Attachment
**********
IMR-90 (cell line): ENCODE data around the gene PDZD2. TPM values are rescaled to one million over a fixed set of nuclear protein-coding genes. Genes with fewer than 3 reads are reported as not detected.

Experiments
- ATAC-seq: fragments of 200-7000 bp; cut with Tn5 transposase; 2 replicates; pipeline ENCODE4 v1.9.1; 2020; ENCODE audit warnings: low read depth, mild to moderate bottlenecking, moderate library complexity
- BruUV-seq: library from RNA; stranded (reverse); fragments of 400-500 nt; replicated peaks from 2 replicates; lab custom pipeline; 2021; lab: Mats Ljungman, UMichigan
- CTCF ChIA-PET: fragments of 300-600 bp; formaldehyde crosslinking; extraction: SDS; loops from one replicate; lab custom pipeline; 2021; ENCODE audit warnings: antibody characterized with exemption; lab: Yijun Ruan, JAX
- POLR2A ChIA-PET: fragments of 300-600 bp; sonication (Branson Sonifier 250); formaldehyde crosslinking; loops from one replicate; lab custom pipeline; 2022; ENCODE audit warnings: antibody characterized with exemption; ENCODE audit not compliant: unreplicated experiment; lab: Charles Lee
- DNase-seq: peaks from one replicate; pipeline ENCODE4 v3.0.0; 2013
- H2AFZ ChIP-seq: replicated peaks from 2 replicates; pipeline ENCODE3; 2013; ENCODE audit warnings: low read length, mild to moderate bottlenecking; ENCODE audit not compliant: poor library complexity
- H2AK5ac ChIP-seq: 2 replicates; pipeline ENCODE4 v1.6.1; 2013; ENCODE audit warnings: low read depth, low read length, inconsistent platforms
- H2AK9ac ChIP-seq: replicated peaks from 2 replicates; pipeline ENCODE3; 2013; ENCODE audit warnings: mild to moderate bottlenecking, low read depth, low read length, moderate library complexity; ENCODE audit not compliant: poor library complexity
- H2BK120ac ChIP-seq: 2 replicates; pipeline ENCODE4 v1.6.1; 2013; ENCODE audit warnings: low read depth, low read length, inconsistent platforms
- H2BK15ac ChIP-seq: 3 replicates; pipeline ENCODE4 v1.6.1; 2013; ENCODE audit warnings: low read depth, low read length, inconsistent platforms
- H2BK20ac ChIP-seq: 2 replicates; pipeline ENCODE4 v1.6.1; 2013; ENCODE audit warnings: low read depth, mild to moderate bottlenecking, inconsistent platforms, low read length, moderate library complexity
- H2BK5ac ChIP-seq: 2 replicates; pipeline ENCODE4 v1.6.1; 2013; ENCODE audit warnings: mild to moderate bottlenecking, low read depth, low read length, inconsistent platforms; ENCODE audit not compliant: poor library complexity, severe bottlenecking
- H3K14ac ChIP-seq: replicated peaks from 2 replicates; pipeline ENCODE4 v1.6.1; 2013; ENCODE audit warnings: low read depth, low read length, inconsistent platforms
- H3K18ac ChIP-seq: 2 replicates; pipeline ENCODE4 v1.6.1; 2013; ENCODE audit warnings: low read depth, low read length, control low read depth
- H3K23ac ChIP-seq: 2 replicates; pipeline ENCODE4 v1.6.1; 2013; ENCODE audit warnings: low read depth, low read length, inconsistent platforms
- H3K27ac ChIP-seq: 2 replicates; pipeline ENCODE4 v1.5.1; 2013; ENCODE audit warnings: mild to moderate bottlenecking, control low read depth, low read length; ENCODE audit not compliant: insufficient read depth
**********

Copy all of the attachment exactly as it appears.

IMR-90 (cell line): ENCODE data around the gene PDZD2. TPM values are rescaled to one million over a fixed set of nuclear protein-coding genes. Genes with fewer than 3 reads are reported as not detected.

Experiments
- ATAC-seq: fragments of 200-7000 bp; cut with Tn5 transposase; 2 replicates; pipeline ENCODE4 v1.9.1; 2020; ENCODE audit warnings: low read depth, mild to moderate bottlenecking, moderate library complexity
- BruUV-seq: library from RNA; stranded (reverse); fragments of 400-500 nt; replicated peaks from 2 replicates; lab custom pipeline; 2021; lab: Mats Ljungman, UMichigan
- CTCF ChIA-PET: fragments of 300-600 bp; formaldehyde crosslinking; extraction: SDS; loops from one replicate; lab custom pipeline; 2021; ENCODE audit warnings: antibody characterized with exemption; lab: Yijun Ruan, JAX
- POLR2A ChIA-PET: fragments of 300-600 bp; sonication (Branson Sonifier 250); formaldehyde crosslinking; loops from one replicate; lab custom pipeline; 2022; ENCODE audit warnings: antibody characterized with exemption; ENCODE audit not compliant: unreplicated experiment; lab: Charles Lee
- DNase-seq: peaks from one replicate; pipeline ENCODE4 v3.0.0; 2013
- H2AFZ ChIP-seq: replicated peaks from 2 replicates; pipeline ENCODE3; 2013; ENCODE audit warnings: low read length, mild to moderate bottlenecking; ENCODE audit not compliant: poor library complexity
- H2AK5ac ChIP-seq: 2 replicates; pipeline ENCODE4 v1.6.1; 2013; ENCODE audit warnings: low read depth, low read length, inconsistent platforms
- H2AK9ac ChIP-seq: replicated peaks from 2 replicates; pipeline ENCODE3; 2013; ENCODE audit warnings: mild to moderate bottlenecking, low read depth, low read length, moderate library complexity; ENCODE audit not compliant: poor library complexity
- H2BK120ac ChIP-seq: 2 replicates; pipeline ENCODE4 v1.6.1; 2013; ENCODE audit warnings: low read depth, low read length, inconsistent platforms
- H2BK15ac ChIP-seq: 3 replicates; pipeline ENCODE4 v1.6.1; 2013; ENCODE audit warnings: low read depth, low read length, inconsistent platforms
- H2BK20ac ChIP-seq: 2 replicates; pipeline ENCODE4 v1.6.1; 2013; ENCODE audit warnings: low read depth, mild to moderate bottlenecking, inconsistent platforms, low read length, moderate library complexity
- H2BK5ac ChIP-seq: 2 replicates; pipeline ENCODE4 v1.6.1; 2013; ENCODE audit warnings: mild to moderate bottlenecking, low read depth, low read length, inconsistent platforms; ENCODE audit not compliant: poor library complexity, severe bottlenecking
- H3K14ac ChIP-seq: replicated peaks from 2 replicates; pipeline ENCODE4 v1.6.1; 2013; ENCODE audit warnings: low read depth, low read length, inconsistent platforms
- H3K18ac ChIP-seq: 2 replicates; pipeline ENCODE4 v1.6.1; 2013; ENCODE audit warnings: low read depth, low read length, control low read depth
- H3K23ac ChIP-seq: 2 replicates; pipeline ENCODE4 v1.6.1; 2013; ENCODE audit warnings: low read depth, low read length, inconsistent platforms
- H3K27ac ChIP-seq: 2 replicates; pipeline ENCODE4 v1.5.1; 2013; ENCODE audit warnings: mild to moderate bottlenecking, control low read depth, low read length; ENCODE audit not compliant: insufficient read depth